An Army veteran inspired by Captain Sir Tom Moore has embarked on an 870-mile run in just 17 days to raise money for charity.
Eddie Towler, from Bradford, West Yorkshire, set off on Friday from John o’Groats in Scotland and aims to run an average of 55 miles a day until he reaches Land’s End in Cornwall on May 29.
Mr Towler’s mission is in aid of three causes – the MS Society, the Motor Neurone Disease (MND) Association and ABF The Soldiers’ Charity – but he was first encouraged to challenge himself when he saw Sir Tom walking 100 laps of his garden before his 100th birthday during the first national lockdown, which raised a total of £38.9 million for the NHS.
Mr Towler, 54, joined the Armed Forces in 1984 and spent 12 years in the 1st Battalion Duke of Wellington Regiment – the same as Sir Tom.
“At his age to go and do what he did, it just shows the true Yorkshire grit of being a Duke and a Yorkshireman,” Mr Towler told the PA news agency.
“We all felt the pride of the regiment.
“I then decided, if Tom can do something, I will challenge myself… You only have one life, so it’s a case of making the best of it and trying to make as many memories as possible.”
Having seen Sir Tom’s efforts, Mr Towler completed 33 and 76-mile runs in the first and second lockdowns.
He has raised more than £4,500 for his three chosen charities for the 870-miler but hopes to reach £5,000 for each.
A friend from the Army is living with MS and made Mr Towler aware that there are five other soldiers in their regiment with MS as well.
“Looking at the stats on the MS Society website, one in 500 should have MS within the population of Britain,” he explained.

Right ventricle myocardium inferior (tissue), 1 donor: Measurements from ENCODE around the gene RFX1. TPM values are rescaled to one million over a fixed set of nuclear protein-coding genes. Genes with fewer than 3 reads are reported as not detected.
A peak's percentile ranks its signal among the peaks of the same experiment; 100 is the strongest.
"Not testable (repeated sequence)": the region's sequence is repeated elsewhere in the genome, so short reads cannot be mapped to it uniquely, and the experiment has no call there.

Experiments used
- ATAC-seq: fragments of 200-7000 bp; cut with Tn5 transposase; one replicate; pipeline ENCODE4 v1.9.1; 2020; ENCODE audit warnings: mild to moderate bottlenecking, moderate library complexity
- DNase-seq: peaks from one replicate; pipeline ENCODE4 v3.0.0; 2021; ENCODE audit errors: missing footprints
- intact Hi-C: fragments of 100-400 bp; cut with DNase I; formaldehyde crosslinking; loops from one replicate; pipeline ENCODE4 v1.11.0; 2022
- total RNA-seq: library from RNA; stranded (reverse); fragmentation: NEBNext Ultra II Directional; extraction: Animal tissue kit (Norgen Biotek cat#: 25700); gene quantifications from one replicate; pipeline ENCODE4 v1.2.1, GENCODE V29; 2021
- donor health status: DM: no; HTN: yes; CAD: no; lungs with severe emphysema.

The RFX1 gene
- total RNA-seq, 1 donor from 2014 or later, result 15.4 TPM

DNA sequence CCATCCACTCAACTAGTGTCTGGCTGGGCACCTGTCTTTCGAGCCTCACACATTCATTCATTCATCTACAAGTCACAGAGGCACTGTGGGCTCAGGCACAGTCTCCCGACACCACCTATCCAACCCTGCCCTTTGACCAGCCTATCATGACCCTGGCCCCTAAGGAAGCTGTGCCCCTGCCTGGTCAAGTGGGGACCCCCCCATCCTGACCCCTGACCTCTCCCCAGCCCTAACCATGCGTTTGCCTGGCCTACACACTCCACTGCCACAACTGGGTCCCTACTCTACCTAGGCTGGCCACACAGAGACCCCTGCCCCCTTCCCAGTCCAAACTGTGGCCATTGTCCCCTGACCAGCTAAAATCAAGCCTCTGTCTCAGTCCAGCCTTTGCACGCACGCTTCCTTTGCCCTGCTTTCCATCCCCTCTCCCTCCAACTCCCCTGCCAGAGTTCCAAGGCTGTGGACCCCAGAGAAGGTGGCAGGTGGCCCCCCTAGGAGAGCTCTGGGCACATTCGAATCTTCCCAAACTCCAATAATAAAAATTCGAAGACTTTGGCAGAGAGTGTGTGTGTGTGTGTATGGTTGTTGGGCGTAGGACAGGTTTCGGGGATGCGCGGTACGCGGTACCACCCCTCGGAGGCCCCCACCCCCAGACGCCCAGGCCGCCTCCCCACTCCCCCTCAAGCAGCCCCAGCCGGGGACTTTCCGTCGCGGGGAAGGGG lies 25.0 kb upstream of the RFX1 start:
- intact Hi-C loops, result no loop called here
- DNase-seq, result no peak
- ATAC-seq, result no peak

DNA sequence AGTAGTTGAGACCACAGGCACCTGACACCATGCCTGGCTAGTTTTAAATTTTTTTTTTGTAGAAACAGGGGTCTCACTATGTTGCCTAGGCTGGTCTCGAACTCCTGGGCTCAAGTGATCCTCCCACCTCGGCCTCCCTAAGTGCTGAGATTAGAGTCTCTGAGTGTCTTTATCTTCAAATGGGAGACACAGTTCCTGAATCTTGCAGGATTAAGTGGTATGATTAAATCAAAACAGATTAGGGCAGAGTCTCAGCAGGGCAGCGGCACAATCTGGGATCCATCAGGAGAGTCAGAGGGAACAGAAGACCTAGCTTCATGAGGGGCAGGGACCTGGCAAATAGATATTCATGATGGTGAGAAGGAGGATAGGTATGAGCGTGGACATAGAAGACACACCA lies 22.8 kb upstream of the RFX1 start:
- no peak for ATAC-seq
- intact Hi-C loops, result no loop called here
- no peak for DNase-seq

“But unfortunately there’s six guys in a pool of 250 which is astronomical, so I’m running for them.”
Mr Towler is also fundraising for the MND Association after losing a friend in January 2022 with whom he worked at Lancashire Police following his time in the armed forces.
He has been training since October for the task – including a four-hour run on Christmas Day – and praised the “massive team effort” from fellow veterans who will help to keep Mr Towler fed and watered on the journey.
“The support team is made up of my ex-corporals,” he explained.
“It may be me at the front but behind me, I’ve got a real good support team.
“It’s just all about getting that money in for the charities (and) if we can do that, that will absolutely be the icing on the cake.”
Mr Towler will be wearing a tracker for those at home to follow and check when he is passing by, as well as providing a live feed to document the challenge on www.eddietowler.com.
“People can then feel part of it, they can watch the progress,” he said.
“They can watch it live, they can watch the videos and if they do want to get involved, the more the merrier.”
He described himself as “a bit bouncy, an effervescent character”.
“Some people I know have scrunched their face up and said, ‘You’re too old for that, you’re never going to do it,’ but they’ve been the best coaches I could have had,” Mr Towler said.
“Because they’re the people that when the going gets tough, I’ll just think of them, with their thinking that I’m not going to do it, and that’ll spur me on to push through and get to the end.
“It’s something that I can look back on in in 10, 15 years’ time with pride, I will be able to do that now.
“And as the motto of the Duke’s is Virtutis Fortuna Comes, which is ‘fortune favours the brave,’ so hopefully I can do it.”
To find out more about Mr Towler’s fundraiser, go to: www.justgiving.com/crowdfunding/Edwin-towler